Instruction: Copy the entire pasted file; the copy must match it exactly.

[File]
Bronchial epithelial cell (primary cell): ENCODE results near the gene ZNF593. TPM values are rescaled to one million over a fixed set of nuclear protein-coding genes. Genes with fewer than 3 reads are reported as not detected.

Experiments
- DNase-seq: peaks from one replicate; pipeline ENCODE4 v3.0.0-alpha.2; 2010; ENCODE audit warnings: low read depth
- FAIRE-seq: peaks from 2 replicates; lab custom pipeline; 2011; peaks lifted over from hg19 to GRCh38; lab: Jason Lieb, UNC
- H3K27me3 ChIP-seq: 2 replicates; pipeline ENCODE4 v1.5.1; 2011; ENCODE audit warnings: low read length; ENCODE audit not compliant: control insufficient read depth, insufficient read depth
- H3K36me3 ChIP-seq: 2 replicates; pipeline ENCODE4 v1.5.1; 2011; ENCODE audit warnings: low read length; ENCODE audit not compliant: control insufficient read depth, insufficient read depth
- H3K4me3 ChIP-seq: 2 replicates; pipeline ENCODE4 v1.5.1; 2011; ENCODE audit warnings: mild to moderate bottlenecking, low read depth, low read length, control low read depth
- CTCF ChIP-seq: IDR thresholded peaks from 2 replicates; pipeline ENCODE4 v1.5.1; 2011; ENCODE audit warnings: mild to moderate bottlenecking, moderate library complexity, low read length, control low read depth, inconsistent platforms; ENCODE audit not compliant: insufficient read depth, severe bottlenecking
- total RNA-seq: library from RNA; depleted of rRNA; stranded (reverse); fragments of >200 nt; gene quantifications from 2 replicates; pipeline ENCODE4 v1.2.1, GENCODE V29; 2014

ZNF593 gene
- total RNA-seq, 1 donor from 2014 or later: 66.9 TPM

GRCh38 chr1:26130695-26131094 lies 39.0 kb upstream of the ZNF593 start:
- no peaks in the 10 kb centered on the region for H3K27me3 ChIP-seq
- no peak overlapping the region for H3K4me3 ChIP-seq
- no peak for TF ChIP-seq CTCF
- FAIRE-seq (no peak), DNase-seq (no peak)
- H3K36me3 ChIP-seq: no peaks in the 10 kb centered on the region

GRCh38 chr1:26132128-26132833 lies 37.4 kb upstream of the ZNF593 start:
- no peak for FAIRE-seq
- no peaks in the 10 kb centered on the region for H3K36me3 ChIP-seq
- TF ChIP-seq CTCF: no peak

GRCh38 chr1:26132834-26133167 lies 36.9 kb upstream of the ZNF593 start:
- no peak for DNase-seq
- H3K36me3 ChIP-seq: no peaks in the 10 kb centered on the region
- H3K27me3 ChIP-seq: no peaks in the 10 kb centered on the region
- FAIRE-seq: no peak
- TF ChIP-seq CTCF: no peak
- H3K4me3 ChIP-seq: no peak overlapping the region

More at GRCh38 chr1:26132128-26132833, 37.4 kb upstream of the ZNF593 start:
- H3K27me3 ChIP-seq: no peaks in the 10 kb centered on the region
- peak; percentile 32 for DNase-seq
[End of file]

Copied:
Bronchial epithelial cell (primary cell): ENCODE results near the gene ZNF593. TPM values are rescaled to one million over a fixed set of nuclear protein-coding genes. Genes with fewer than 3 reads are reported as not detected.

Experiments
- DNase-seq: peaks from one replicate; pipeline ENCODE4 v3.0.0-alpha.2; 2010; ENCODE audit warnings: low read depth
- FAIRE-seq: peaks from 2 replicates; lab custom pipeline; 2011; peaks lifted over from hg19 to GRCh38; lab: Jason Lieb, UNC
- H3K27me3 ChIP-seq: 2 replicates; pipeline ENCODE4 v1.5.1; 2011; ENCODE audit warnings: low read length; ENCODE audit not compliant: control insufficient read depth, insufficient read depth
- H3K36me3 ChIP-seq: 2 replicates; pipeline ENCODE4 v1.5.1; 2011; ENCODE audit warnings: low read length; ENCODE audit not compliant: control insufficient read depth, insufficient read depth
- H3K4me3 ChIP-seq: 2 replicates; pipeline ENCODE4 v1.5.1; 2011; ENCODE audit warnings: mild to moderate bottlenecking, low read depth, low read length, control low read depth
- CTCF ChIP-seq: IDR thresholded peaks from 2 replicates; pipeline ENCODE4 v1.5.1; 2011; ENCODE audit warnings: mild to moderate bottlenecking, moderate library complexity, low read length, control low read depth, inconsistent platforms; ENCODE audit not compliant: insufficient read depth, severe bottlenecking
- total RNA-seq: library from RNA; depleted of rRNA; stranded (reverse); fragments of >200 nt; gene quantifications from 2 replicates; pipeline ENCODE4 v1.2.1, GENCODE V29; 2014

ZNF593 gene
- total RNA-seq, 1 donor from 2014 or later: 66.9 TPM

GRCh38 chr1:26130695-26131094 lies 39.0 kb upstream of the ZNF593 start:
- no peaks in the 10 kb centered on the region for H3K27me3 ChIP-seq
- no peak overlapping the region for H3K4me3 ChIP-seq
- no peak for TF ChIP-seq CTCF
- FAIRE-seq (no peak), DNase-seq (no peak)
- H3K36me3 ChIP-seq: no peaks in the 10 kb centered on the region

GRCh38 chr1:26132128-26132833 lies 37.4 kb upstream of the ZNF593 start:
- no peak for FAIRE-seq
- no peaks in the 10 kb centered on the region for H3K36me3 ChIP-seq
- TF ChIP-seq CTCF: no peak

GRCh38 chr1:26132834-26133167 lies 36.9 kb upstream of the ZNF593 start:
- no peak for DNase-seq
- H3K36me3 ChIP-seq: no peaks in the 10 kb centered on the region
- H3K27me3 ChIP-seq: no peaks in the 10 kb centered on the region
- FAIRE-seq: no peak
- TF ChIP-seq CTCF: no peak
- H3K4me3 ChIP-seq: no peak overlapping the region

More at GRCh38 chr1:26132128-26132833, 37.4 kb upstream of the ZNF593 start:
- H3K27me3 ChIP-seq: no peaks in the 10 kb centered on the region
- peak; percentile 32 for DNase-seq